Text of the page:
Bahrain lawmakers approve military trials for civilians
Feb 21, 2:24 PM EST
By JON GAMBRELL
DUBAI, United Arab Emirates (AP) -- Bahraini lawmakers voted Tuesday to change the constitution to allow civilians to be tried in military courts
, further empowering its security forces amid a crackdown on dissent at level unseen since its 2011 Arab Spring protests.
The decision by the 40-seat Council of Representatives, the elected lower house of the tiny Gulf nation's National Assembly, comes after a royal decree a month ago restored the power of its domestic spy service to make some arrests. Limiting the power of the National Security Agency was a key reform recommended after authorities put down the 2011 demonstrations.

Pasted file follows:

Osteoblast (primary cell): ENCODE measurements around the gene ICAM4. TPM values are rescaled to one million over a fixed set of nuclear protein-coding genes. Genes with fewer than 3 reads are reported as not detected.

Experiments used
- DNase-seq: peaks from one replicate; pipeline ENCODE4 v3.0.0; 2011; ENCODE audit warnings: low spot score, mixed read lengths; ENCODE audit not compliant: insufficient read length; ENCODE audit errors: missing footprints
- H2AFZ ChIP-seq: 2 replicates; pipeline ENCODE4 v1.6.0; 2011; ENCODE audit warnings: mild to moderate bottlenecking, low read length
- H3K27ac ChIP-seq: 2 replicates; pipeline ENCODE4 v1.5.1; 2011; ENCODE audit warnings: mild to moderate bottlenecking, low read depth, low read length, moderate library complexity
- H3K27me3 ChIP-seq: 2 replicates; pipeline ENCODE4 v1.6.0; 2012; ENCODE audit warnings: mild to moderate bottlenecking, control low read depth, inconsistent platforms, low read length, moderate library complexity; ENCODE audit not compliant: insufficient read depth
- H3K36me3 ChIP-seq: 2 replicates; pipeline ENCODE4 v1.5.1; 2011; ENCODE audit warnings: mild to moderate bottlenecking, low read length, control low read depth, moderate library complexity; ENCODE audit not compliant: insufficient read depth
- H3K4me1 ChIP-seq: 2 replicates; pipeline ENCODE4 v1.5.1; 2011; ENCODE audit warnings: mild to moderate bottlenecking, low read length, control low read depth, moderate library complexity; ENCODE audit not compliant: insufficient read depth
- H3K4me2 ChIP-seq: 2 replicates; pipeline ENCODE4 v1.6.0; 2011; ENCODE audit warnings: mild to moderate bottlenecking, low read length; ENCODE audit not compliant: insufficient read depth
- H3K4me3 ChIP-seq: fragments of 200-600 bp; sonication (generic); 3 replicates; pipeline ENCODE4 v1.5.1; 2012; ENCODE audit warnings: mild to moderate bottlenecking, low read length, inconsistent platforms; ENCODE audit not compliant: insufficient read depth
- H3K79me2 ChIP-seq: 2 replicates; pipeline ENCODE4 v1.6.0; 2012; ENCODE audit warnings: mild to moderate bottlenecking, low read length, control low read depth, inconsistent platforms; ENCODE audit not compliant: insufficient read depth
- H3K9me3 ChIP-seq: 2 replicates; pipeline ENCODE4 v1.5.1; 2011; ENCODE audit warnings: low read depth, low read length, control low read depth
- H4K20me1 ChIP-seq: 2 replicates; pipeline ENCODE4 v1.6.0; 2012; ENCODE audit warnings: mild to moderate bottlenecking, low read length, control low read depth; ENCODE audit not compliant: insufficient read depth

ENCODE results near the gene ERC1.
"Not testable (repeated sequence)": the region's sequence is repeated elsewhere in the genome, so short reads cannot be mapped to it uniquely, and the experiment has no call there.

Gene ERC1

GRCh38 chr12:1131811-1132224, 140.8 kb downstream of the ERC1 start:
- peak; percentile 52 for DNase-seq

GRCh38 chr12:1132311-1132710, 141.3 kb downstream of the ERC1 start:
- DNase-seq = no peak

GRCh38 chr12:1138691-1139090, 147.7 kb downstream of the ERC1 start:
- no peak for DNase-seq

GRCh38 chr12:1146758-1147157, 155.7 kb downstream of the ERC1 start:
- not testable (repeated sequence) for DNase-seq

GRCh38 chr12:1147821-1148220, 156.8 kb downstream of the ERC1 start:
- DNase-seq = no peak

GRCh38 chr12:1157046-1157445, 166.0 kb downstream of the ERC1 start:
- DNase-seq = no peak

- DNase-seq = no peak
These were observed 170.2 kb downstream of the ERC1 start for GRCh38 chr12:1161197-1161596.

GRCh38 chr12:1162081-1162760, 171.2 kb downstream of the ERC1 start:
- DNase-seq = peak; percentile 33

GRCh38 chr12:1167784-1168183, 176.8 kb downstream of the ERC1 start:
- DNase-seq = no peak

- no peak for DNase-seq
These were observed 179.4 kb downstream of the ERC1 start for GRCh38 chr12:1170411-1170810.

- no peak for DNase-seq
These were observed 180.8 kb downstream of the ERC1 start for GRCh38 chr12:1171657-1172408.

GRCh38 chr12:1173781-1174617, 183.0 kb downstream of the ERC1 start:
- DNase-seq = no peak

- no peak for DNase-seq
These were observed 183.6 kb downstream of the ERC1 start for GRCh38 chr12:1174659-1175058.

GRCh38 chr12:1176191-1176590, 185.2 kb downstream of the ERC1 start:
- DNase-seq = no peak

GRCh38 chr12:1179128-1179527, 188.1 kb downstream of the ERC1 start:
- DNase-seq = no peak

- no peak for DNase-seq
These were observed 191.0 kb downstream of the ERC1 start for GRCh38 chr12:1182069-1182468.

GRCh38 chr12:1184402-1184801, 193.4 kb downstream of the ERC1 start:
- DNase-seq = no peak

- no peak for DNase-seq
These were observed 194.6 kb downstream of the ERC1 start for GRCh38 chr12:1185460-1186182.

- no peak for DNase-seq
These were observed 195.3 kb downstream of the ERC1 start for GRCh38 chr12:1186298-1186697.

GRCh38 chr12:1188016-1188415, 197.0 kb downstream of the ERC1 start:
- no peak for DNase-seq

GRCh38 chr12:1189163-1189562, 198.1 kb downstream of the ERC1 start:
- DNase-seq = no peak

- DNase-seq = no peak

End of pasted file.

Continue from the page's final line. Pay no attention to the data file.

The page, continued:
Activists immediately decried the vote.
"The Bahraini king is effectively creating a police state with this de facto martial law
," Sayed Alwadaei, the director of advocacy at the Bahrain Institute for Rights and Democracy, said in a statement.
Bahrain's government declined to comment as the bill had yet to be approved by the full National Assembly.
The bill revises a portion of Bahrain's constitution by removing limitations on who military courts can try
. During the council's session, Brig. Gen. Yussef Rashid Flaifel, the head of the country's military courts, told lawmakers the change is needed as the nation is "fighting terrorism."
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